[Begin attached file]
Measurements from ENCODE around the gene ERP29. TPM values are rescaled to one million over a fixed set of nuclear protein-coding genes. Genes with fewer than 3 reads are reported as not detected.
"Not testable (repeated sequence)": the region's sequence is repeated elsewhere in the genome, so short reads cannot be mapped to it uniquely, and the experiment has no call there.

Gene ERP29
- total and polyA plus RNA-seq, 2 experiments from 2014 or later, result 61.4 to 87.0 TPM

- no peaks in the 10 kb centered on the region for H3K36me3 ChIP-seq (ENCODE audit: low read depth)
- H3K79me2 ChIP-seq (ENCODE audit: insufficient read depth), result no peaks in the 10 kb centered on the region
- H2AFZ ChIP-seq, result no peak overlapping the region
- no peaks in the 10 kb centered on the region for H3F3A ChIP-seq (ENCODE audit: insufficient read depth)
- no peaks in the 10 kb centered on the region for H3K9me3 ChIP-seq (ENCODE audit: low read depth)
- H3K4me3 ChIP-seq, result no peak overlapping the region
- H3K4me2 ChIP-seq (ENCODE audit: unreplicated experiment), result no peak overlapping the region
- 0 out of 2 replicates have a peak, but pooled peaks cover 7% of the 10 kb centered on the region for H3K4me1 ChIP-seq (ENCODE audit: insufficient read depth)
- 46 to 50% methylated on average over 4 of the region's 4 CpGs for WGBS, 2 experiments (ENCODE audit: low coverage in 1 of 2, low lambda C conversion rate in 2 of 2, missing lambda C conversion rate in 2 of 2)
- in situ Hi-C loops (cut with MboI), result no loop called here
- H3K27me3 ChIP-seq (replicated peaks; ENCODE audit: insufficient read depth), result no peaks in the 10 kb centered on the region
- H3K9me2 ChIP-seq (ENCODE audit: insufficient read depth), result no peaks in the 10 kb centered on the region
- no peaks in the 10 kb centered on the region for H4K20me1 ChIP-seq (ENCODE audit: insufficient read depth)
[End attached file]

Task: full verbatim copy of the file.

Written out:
Measurements from ENCODE around the gene ERP29. TPM values are rescaled to one million over a fixed set of nuclear protein-coding genes. Genes with fewer than 3 reads are reported as not detected.
"Not testable (repeated sequence)": the region's sequence is repeated elsewhere in the genome, so short reads cannot be mapped to it uniquely, and the experiment has no call there.

Gene ERP29
- total and polyA plus RNA-seq, 2 experiments from 2014 or later, result 61.4 to 87.0 TPM

- no peaks in the 10 kb centered on the region for H3K36me3 ChIP-seq (ENCODE audit: low read depth)
- H3K79me2 ChIP-seq (ENCODE audit: insufficient read depth), result no peaks in the 10 kb centered on the region
- H2AFZ ChIP-seq, result no peak overlapping the region
- no peaks in the 10 kb centered on the region for H3F3A ChIP-seq (ENCODE audit: insufficient read depth)
- no peaks in the 10 kb centered on the region for H3K9me3 ChIP-seq (ENCODE audit: low read depth)
- H3K4me3 ChIP-seq, result no peak overlapping the region
- H3K4me2 ChIP-seq (ENCODE audit: unreplicated experiment), result no peak overlapping the region
- 0 out of 2 replicates have a peak, but pooled peaks cover 7% of the 10 kb centered on the region for H3K4me1 ChIP-seq (ENCODE audit: insufficient read depth)
- 46 to 50% methylated on average over 4 of the region's 4 CpGs for WGBS, 2 experiments (ENCODE audit: low coverage in 1 of 2, low lambda C conversion rate in 2 of 2, missing lambda C conversion rate in 2 of 2)
- in situ Hi-C loops (cut with MboI), result no loop called here
- H3K27me3 ChIP-seq (replicated peaks; ENCODE audit: insufficient read depth), result no peaks in the 10 kb centered on the region
- H3K9me2 ChIP-seq (ENCODE audit: insufficient read depth), result no peaks in the 10 kb centered on the region
- no peaks in the 10 kb centered on the region for H4K20me1 ChIP-seq (ENCODE audit: insufficient read depth)